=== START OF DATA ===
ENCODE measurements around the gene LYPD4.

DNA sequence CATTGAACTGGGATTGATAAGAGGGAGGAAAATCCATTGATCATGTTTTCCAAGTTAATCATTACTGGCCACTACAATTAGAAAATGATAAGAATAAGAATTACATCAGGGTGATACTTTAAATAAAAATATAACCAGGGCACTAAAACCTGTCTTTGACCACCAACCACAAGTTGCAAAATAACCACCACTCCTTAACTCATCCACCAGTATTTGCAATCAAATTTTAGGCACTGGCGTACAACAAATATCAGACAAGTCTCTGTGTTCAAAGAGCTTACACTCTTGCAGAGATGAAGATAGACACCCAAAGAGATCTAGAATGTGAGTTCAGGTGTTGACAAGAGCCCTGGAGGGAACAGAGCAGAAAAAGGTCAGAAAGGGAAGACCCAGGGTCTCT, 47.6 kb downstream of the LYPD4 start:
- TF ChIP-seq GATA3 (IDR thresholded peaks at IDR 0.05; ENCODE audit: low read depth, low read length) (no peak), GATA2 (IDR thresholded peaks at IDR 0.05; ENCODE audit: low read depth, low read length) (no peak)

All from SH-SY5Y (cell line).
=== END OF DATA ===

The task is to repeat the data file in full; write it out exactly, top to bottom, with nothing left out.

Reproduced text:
ENCODE measurements around the gene LYPD4.

DNA sequence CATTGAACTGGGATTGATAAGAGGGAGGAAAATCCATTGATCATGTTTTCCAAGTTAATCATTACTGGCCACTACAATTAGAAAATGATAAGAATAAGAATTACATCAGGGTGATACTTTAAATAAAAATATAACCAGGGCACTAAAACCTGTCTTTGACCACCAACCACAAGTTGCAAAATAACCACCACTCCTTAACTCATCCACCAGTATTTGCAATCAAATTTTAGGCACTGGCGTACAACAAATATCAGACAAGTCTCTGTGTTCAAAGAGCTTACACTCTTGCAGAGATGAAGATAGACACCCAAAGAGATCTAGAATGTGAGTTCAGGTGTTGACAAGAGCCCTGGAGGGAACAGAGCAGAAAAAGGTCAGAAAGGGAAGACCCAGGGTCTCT, 47.6 kb downstream of the LYPD4 start:
- TF ChIP-seq GATA3 (IDR thresholded peaks at IDR 0.05; ENCODE audit: low read depth, low read length) (no peak), GATA2 (IDR thresholded peaks at IDR 0.05; ENCODE audit: low read depth, low read length) (no peak)

All from SH-SY5Y (cell line).